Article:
According to Jérôme Zaugg, the greatest problem in general among investors is their overestimation of their own abilities – similar to what is seen with car drivers. Ask a group of drivers about their driving abilities, and the majority will claim to have above-average driving skills. This attitude among investors manifests itself in over-frequent trading activity and insufficient diversification. It is often forgotten that short-term fluctuations on the equity market are not caused by economic facts, but by market sentiment. People find safety in numbers and therefore follow the crowd, with many looking to "major" investors and copying their behavior. Investors often trust the advice of friends, work colleagues, client advisors and experts in the media, while forgetting that these people are also part of the crowd and chasing in the same direction.
Doubt – the constant companion
According to Goldberg, when a person makes a decision, for example to buy a share, they almost immediately feel a sense of regret – and think they have done something wrong. At the same time, the investor also starts to manipulate reality. In order to protect themselves, they now only take in information that appears to support their decision.
If a share rises in value by 10%, most investors would realize the gain, even if they had originally set a target price of a 50% increase. According to Goldberg, the average investor does not want to make too large a profit on one deal. Instead, they prefer to make five smaller profits. The situation is reversed when it comes to losses. Investors refuse to realize book losses, and convince themselves that if the loss is not real they can still make up for it. In contrast, many studies show that the surest method for being successful on the stock market is to limit losses – and the best way to do this is with stop-loss orders. If your chosen strategy is not going well, you should change it quickly.
Investors can also be deceived by the way an equity performs over time. If an investor buys a security that first grows in value by CHF 30 and then falls by CHF 25, they don’t see it the same way as if the security lost CHF 25 to begin with and then increased by CHF 30. In the latter case, the investor feels as if they’ve made a profit and so is more satisfied. Over the past few years, passive investing via exchange-traded funds (ETF) has become very popular. According to Zaugg, this reduces the tendency to fall into psychological traps. However, even with this strategy one can make one-sided investments, and many investors underestimate the volatility that ETFs exhibit.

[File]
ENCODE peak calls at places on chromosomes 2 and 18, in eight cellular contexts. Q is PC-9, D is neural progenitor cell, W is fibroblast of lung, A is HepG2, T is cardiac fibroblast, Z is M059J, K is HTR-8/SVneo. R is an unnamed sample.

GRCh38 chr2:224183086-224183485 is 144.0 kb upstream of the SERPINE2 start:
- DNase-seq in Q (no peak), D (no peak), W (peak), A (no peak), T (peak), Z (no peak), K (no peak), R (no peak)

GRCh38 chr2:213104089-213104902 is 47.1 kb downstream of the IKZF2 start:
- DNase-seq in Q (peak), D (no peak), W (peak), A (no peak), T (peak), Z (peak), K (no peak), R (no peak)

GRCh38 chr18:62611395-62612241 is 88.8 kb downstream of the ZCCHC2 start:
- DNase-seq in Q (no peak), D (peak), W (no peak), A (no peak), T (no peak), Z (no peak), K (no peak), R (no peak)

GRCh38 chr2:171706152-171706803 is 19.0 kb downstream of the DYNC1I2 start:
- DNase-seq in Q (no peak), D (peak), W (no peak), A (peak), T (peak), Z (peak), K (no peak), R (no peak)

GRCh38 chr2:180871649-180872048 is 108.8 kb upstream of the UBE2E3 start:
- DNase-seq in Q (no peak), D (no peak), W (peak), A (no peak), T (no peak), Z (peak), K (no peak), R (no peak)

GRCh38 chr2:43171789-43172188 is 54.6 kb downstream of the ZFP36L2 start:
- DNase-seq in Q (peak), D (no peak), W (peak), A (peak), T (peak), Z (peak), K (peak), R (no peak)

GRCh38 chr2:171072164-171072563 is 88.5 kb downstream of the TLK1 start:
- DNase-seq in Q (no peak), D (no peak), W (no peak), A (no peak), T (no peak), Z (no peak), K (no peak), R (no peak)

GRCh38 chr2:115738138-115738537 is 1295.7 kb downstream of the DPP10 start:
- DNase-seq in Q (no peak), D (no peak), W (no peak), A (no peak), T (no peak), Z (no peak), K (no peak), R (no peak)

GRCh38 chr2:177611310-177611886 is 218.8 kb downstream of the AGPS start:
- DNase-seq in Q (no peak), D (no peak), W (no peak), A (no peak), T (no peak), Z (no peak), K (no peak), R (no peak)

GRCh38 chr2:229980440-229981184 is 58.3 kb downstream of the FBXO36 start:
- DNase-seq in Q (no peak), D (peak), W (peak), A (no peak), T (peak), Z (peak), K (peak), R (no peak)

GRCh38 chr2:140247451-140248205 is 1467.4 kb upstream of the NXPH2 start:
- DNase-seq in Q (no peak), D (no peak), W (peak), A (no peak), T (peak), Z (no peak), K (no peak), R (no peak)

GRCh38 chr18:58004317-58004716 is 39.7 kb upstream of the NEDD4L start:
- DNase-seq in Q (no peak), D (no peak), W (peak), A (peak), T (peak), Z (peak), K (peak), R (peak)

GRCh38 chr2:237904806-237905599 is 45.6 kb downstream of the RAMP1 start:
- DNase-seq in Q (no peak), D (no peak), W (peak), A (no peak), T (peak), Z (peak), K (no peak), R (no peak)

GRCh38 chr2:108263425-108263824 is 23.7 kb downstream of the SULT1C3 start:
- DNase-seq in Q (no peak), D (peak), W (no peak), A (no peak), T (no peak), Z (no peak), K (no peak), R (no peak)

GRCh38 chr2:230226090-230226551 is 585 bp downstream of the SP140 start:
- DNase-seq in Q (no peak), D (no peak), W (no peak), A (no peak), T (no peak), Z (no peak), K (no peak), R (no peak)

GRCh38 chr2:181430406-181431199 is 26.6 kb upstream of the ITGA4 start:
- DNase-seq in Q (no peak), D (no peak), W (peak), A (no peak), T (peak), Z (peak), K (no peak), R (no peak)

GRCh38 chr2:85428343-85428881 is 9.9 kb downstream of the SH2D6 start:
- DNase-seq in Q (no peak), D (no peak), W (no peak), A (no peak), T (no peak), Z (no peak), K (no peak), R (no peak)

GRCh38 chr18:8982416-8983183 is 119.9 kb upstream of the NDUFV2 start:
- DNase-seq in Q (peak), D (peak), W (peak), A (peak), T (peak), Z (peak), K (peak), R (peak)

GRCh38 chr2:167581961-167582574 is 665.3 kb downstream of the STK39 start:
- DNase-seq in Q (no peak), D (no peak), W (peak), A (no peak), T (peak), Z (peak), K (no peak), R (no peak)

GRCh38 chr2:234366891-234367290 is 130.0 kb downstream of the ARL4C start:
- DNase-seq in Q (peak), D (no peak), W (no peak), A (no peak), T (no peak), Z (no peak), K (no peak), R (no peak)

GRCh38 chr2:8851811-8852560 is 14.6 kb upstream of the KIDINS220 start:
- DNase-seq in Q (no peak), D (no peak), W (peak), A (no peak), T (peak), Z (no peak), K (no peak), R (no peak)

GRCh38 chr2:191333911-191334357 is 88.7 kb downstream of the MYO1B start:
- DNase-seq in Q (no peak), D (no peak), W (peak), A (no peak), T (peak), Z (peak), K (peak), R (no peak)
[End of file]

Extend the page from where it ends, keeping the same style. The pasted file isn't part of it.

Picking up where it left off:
Writing an investment script or diary
Wherever the human factor comes into play, there is a risk of psychological pitfalls. Zaugg notes that even professional investors can fall into such traps. When analyzing and assessing economic data and selecting countries, industries and securities, there are numerous sources of error. Several strategies can help investors avoid making wrong decisions. It could be helpful, for example, to write an "investment script" containing instructions on what to do in the event of positive or negative trends, and stick to this. This applies particularly to target prices and stop-out prices. It’s also good to write down the arguments that triggered the original purchase.
Goldberg tells how, during his many years working as a securities trader, he kept a "trader's diary," so that he couldn’t change his reasons and targets later on. It's only human, in his view, for someone to say something untrue in the morning and then to manipulate and sugarcoat it to mean something else by the evening, all in the interests of a clean conscience. Jérôme Zaugg goes one step further: he advises investors, wherever possible, to favor automatic systems that make rational assessments and are free of human emotion.